Weekend before last, I went out to plant a pumpkin patch in my backyard. Oddly enough it taught me more about the nature of God than it did on gardening. Why? Because my 1 and 4 year old came out to help me.
Actually, I asked them to come help me. I love my kids and I want them to have fun and learn. What better way to learn and have fun than by planting pumpkin seeds? However, I also knew that my odds of having a successful pumpkin patch are greatly diminished by allowing the kids to help. I didn't know the details, but I knew that before I was done each of the kids would both help plant and help destroy in their own special way. Naturally, I could have stopped them. For one, I could have made them stay inside with their mother. Two, I could have forced them to only watch. Three, I could have let them only help in very small ways. I chose option four, give them the seeds and help them as much as they would allow. I want my kids to be independent. I don't want them to sit on the sidelines and watch. I want them to feel confident in their abilities and also know that it is fine to make a mistake. The only way to gain that, in my opinion, is to let them be independant and praise them for thier efforts.
I think, in many ways, God is like this. He's constantly trying to plant his garden; we, as his children, create havoc. He knows that we'll create havoc; and his greater intelligence will allow him to know details that we could never guess. However, he lets us do it so that we'll be independent and sure of ourselves. Why does God let bad things happen? For the same reason that some of my pumpkins can't be saved; because that is what must happen. I'm not sure one can put it in words; it's a philosophy, a feeling, and an experience.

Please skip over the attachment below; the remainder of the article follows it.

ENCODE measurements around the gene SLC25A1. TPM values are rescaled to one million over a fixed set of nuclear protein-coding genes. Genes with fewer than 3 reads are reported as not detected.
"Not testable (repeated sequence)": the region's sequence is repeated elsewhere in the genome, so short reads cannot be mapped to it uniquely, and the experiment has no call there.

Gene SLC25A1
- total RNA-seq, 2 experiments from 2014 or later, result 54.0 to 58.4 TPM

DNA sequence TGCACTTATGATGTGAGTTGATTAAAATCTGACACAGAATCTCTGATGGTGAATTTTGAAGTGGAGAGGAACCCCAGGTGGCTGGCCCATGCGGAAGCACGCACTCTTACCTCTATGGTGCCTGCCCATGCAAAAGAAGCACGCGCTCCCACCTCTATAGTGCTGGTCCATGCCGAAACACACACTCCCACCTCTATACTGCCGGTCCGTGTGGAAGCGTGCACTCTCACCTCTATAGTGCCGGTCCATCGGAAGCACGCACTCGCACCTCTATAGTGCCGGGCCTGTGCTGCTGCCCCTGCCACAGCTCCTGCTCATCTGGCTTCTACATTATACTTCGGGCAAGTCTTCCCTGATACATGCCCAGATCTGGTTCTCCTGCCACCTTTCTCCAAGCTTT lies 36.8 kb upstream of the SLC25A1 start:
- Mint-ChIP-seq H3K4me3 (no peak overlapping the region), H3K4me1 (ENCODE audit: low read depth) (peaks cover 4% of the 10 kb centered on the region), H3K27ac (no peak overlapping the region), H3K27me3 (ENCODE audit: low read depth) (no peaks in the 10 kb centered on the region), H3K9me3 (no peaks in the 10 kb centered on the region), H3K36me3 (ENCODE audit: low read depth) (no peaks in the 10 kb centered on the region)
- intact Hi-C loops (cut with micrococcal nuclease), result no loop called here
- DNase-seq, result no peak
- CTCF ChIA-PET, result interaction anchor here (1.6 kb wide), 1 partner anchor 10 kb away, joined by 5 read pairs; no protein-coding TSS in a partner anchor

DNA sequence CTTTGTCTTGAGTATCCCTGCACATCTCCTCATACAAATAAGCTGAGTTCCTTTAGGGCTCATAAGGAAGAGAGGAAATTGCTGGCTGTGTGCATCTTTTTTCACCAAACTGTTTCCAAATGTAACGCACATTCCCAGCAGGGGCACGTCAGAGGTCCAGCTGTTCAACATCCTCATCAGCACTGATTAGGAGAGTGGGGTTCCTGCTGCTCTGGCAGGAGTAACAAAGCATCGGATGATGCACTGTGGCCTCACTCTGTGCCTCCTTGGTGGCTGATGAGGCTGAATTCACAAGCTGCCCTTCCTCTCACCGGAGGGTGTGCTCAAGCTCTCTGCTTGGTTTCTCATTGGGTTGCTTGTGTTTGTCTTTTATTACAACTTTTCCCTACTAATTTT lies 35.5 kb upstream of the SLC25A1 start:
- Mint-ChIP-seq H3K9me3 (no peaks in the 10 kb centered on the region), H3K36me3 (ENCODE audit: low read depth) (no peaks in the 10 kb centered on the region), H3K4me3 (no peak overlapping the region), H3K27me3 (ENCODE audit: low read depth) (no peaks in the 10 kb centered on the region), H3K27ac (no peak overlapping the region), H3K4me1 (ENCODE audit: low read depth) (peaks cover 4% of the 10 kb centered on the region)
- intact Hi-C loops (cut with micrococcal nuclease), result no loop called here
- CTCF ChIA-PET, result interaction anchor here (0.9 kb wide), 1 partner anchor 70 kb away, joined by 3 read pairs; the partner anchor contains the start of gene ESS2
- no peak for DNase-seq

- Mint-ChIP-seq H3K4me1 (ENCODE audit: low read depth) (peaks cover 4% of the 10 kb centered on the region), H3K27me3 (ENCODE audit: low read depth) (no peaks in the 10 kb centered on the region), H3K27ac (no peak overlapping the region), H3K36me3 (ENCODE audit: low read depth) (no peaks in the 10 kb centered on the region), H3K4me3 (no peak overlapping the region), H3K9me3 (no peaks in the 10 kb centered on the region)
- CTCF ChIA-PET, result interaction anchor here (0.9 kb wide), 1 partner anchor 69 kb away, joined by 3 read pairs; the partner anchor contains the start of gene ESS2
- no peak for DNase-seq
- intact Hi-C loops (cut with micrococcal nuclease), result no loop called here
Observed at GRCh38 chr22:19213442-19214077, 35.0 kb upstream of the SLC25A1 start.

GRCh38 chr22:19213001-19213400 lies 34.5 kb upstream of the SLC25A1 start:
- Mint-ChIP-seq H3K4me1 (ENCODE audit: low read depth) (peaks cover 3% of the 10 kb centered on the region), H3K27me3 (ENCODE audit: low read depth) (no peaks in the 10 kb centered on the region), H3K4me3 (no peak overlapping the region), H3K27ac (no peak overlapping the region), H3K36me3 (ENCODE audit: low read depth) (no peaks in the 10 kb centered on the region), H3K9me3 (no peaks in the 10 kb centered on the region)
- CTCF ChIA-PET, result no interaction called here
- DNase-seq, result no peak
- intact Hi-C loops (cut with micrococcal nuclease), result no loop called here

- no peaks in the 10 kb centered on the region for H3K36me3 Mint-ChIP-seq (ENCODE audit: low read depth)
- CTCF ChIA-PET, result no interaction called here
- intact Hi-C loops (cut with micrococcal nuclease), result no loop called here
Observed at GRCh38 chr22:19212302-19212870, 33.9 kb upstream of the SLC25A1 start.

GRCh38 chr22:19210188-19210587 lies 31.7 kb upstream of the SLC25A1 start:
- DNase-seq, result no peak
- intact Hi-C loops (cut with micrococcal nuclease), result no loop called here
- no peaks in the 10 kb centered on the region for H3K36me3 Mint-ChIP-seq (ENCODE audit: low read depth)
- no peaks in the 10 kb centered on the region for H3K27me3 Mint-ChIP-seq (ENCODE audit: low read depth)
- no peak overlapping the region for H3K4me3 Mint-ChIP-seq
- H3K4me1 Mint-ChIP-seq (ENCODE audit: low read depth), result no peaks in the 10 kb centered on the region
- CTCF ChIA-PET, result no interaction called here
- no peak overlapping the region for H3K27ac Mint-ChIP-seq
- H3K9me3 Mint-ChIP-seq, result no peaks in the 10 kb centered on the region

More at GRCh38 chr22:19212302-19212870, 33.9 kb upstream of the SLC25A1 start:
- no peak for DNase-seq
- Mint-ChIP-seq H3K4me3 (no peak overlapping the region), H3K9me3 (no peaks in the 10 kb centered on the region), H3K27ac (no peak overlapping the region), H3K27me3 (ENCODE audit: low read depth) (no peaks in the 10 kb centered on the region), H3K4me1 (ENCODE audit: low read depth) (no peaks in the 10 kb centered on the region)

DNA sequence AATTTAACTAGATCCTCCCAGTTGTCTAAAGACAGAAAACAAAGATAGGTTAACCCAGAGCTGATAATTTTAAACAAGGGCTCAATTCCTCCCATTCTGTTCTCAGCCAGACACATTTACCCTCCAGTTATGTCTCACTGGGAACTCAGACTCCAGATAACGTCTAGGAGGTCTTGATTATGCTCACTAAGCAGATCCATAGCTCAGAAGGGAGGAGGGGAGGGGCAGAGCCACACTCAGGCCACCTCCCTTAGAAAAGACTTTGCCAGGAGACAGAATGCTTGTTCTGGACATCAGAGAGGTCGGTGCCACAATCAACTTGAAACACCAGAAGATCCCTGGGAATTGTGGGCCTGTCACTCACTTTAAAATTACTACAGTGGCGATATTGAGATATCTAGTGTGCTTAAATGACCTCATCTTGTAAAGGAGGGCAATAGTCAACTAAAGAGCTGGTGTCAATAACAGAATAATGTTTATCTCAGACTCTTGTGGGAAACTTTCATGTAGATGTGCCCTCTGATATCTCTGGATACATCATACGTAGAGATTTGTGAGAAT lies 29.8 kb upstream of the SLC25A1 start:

Secondly, I think my knowledge of the kids going to destroy the garden is similar to God's knowledge of upcoming events. Even with my limited knowledge, I knew that the kids would dig up seeds. I can also predict the future: my daughter will be happy on her birthday, my son will get into trouble on his. My brother-in-law will yell at his daughter or son at my daughter's party for something that (s)he is doing wrong. I'm fairly confident that all of these will come to pass, and I have limited intelligence. God, with his far greater intelligence, can predict a much greater level of detail. However, I don't believe our paths are "pre-determined". I don't think God knows everything we are going to do. He may have been honestly surprised when Cain killed Able. I didn't know how my son would destroy the garden, and honestly he could have surprised me and not dug up the seeds with his toy shovel. We could have even surprised God by not engulfing ourselves in sin such that he had to destroy humanity with the flood. But we didn't. He is wise and greater than us in everyway, but I think we've tried to deify him above even what he ever wanted.
I think sometimes we view God as a floating entity that knows all, is everywhere, and can do anything. His only emotion is love and he shares that with everyone, both sinners and saints. I feel this view is fundamentally flawed. We are made in God's image. I think God is more like the Greek gods than our sanitized version. We know from the Bible that God feels jealousy and anger. God takes revenge. God is not merciful, God is just. Those of you who expect God to be a loving, happy-go-nothing entity need to wake up and smell the Frankensense. Our view of God is twisted by our 21st Century "morals" and the teachings of Jesus who was the Son of God (not God himself).
Well, this post is getting long and I want to wrap it up before I lose all the readers. I'll post more about this in future blogs. However, as you do your day to day activities, think how it reflects what God would do with a much larger problem. I think you'll find that you are made in his image more than you realize.
A Lost Voice
6 hours ago